When you’re a school librarian, there are a few people in your building that you need to ally with immediately. First, befriend the bookkeeper who will make spending your limited budget stress-free. Keep the custodians on your side so they’ll still be smiling after your classes make 3-D cloud models with cotton balls and a lot of glue. And, of course, you want your administrator to be a prominent member of the “Our Library Rocks” club. Smiles, properly submitted quotes for purchase orders, and a batch of “I’m sorry” chocolate chip cookies go a long way to cement some alliances, but it takes something different to create a productive partnership with your principal.
I’ve been fortunate to work with very supportive administrators throughout my teaching career. When I moved from the classroom to the school library, I found that my relationship with my principal had changed because my job had changed. I wanted to prove myself in my new position, but was overwhelmed by the scope of my duties. Focusing on just a few areas with my principal helped us build a solid foundation that benefited the whole school.
Find a Shared Purpose
Before I interviewed for my current teacher librarian job, I asked the principal if there was anything specific I should be prepared to discuss about programs or curriculum. She responded instantly, “Reading. We have to increase their reading.” Knowing the school’s priorities helped me prepare for the interview, and after getting the job, helped me concentrate my initial efforts to meet the students’ needs. Creating a culture of readers was my personal goal and it meshed well with my principal’s vision. The library’s mission statement mirrors the school’s mission statement, and we’re clearly working toward the same outcomes. With my reading promotions in full swing and literacy lessons in place, my principal sees me as someone who is on board to help the school move forward.
Even though my principal gives me a lot of autonomy, I still make a point of providing regular updates, not just when a purchase order needed approval or I wanted to have my student library advisory team meet during homeroom. I schedule an official monthly meeting and email a brief list of topics and questions I wanted to discuss. These meetings don’t run much more than fifteen minutes, but they keep both of us on the same page. Circulation and patron visit statistics and the library calendar show how the library is being used. Additional metrics like participation in the 25 Book Challenge and other programs and professional development sessions provided to teachers are also useful data. These abbreviated meetings serve as progress checks of our mutual goals. They are also a great time to garner administrative support and involvement for upcoming programs. My principal has committed to helping cook breakfast for our first quarter reading celebration next month after our recent meeting.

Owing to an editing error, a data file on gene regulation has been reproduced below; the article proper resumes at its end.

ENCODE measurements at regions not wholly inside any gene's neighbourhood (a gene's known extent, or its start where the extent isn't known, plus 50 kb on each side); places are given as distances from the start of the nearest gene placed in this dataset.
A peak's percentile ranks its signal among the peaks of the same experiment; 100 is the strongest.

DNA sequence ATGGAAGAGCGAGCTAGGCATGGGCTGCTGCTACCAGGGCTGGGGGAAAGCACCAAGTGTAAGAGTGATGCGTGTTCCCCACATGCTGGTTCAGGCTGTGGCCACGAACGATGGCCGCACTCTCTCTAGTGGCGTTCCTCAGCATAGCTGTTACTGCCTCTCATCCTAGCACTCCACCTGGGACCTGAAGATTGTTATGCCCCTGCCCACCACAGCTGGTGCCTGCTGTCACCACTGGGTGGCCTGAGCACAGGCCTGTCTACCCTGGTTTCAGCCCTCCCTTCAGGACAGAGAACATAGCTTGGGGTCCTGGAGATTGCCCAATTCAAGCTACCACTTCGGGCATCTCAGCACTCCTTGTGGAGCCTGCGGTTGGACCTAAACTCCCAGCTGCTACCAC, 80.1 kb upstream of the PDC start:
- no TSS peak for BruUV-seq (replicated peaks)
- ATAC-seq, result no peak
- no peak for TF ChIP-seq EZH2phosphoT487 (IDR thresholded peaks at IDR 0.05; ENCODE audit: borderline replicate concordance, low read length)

Promote the Positive
One way my principal and I support each other is sharing the literacy successes we experience with others. Some successes are smaller, like a kid coming back to check out the second book in a series. Some successes are more significant, like an entire grade level of teachers committing to reading aloud to their students on a regular basis. The library celebrates all of these strides forward, and my principal celebrates the library’s celebrations—it’s a regular mutual admiration society. At the end of the day, it’s our staff and community (and everyone else who follows us on social media) that see the positive work we are doing as we transform our school into a literacy focused learning environment.
No, I haven’t gotten the extra $10,000 I wanted for the school library budget (yet), but I know that my ideas are valued by my administrator. My principal understands and respects what I do in our library, and together we are making a difference for our students’ learning.
Author: Christine James
I am the teacher librarian at Northwoods Middle School in North Charleston, South Carolina. This is my twentieth year in education, all of them working with middle school students. When I’m not trying out crazy ideas in the library, I like to read on the beach, play with my puppy, and try new restaurants with my husband.